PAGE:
I draw the House’s attention to my entry in the Register of Member’s Financial Interests and to the fact that I am a leaseholder. Ten days ago, I met some of my residents who are leaseholders. They are yet another group of residents in Hackney who are frustrated by the inaction and slow actions of their freeholder. They desperately want commonhold and yet, despite a manifesto commitment in 2019 and promises from Secretaries of State in each of the past three years, we have seen nothing from this Government. Why is this dither and delay continuing?
I do not agree that there has been dither and delay. We have already capped ground rents for significant numbers of leaseholders. We are committed to creating a housing system that works for everyone. We are determined to better protect and empower leaseholders to challenge unreasonable costs, extend the benefits of freehold ownership to more homeowners, and introduce more legislation within this Parliament.
There is no clearer example of the need for leasehold reform than in my constituency. The leaseholders from Rathbone Square and their affordable housing neighbours at 14 Newman Street are having a nightmare with their co-owners, WestInvest and Deka, and the managing agents, CBRE. There is no transparency. The affordable housing residents are being charged five times more for their energy. Does my right hon. Friend agree that we do need to ensure that there is a complete shake-up of leasehold reform and of property management in general?
Yes, my hon. Friend is absolutely right and I thank her for bringing the concerns of her residents to the Floor of the House. We are determined to reform this system. It is a hugely complex reform. I point out to the House that Labour had the opportunity to do this in its 13 years in government and did nothing.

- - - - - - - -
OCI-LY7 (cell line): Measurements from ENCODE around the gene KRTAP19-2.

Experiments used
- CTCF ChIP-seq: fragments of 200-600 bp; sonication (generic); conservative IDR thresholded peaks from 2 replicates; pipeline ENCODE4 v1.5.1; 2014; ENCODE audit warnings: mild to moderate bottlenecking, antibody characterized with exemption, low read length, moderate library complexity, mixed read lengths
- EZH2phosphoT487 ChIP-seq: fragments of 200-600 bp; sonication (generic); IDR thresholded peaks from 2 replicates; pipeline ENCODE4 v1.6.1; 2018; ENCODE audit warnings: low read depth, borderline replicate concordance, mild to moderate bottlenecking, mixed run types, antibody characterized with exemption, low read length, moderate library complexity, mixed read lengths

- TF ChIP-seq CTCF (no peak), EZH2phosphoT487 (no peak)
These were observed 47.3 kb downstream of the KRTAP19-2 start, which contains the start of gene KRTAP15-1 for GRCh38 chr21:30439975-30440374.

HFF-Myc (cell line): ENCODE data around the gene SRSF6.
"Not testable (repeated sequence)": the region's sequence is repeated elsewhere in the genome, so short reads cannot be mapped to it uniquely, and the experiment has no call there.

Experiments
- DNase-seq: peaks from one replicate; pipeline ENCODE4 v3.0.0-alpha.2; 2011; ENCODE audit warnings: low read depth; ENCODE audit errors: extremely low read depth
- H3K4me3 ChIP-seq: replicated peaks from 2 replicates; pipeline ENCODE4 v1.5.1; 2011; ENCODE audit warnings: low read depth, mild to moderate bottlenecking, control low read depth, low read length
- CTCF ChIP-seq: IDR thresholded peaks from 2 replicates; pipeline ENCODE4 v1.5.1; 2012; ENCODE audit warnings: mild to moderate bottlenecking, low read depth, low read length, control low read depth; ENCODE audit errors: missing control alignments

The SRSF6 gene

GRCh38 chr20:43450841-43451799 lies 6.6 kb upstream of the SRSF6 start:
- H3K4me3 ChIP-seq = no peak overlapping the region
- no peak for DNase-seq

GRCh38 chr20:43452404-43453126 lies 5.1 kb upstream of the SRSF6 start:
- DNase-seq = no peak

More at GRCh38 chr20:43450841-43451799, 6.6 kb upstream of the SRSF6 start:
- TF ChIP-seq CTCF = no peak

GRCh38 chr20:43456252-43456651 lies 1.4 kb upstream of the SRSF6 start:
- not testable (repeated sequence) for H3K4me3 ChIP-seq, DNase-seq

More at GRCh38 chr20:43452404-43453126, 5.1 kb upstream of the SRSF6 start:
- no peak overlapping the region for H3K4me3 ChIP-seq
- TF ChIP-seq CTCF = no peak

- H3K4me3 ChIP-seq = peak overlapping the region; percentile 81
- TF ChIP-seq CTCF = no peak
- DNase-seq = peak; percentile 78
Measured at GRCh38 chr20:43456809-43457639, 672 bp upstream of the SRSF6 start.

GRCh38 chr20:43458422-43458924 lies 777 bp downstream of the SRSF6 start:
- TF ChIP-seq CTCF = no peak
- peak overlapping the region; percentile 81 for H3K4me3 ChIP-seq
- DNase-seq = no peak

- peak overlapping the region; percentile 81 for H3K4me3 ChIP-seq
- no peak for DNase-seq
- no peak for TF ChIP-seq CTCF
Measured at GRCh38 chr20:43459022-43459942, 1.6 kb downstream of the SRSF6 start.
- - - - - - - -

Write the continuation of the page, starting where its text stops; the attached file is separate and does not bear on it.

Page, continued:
Almost every country in the world has banned leaseholds. We are tired in York of nearly every development putting in place new leasehold arrangements, extracting thousands of pounds from residents, so that when they move into what is often their “forever” home, they are having to pay out more and more, which then leaves them trapped in that form of accommodation. When will the Government bring forward commonhold, because we have been waiting for it for far too long and seen no action?
It is right to point out to the hon. Lady that, since the Government’s announcement in December 2017 that we would ban the sale of leasehold houses, the number of newbuild leasehold houses coming on to the market has significantly decreased. Land Registry records show that 1.2 % of newbuild houses were registered as leasehold in 2020 compared with 17% previously, so the Government’s reforms are already working, but we need to bring forward more legislation, and we will do so.
I thank my hon. Friend for his question. Obviously, as a Minister at the Dispatch Box today, I cannot pre-empt what is in the King’s Speech, but I am sure that my hon. Friend will recall the number of times that not only I, but my right hon. Friend the Secretary of State, have stood at this very Dispatch Box and made those commitments very strongly and I am happy to repeat them today.
In an Opposition Day Debate that took place before the recess, the Minister claimed that there has been no Government U-turn on leasehold reform. She also refused to commit to the fundamental and comprehensive reform package that leaseholders had been led to expect was forthcoming. Can she give the House and the country a straight answer today: will the Government legislate to implement all of the Law Commission’s recommendations on enfranchisement, commonhold and the right to manage before the end of this Parliament—yes or no?
The hon. Gentleman will remember I am sure the detailed debate that we had on this very issue where we dug into many questions that he and many others asked. I have given my answers from this Dispatch Box. I have been very clear that we will bring forward comprehensive reforms to leasehold, which is something the Opposition failed to do for the whole time they were in Government. We have made a start, and we will make good on that promise.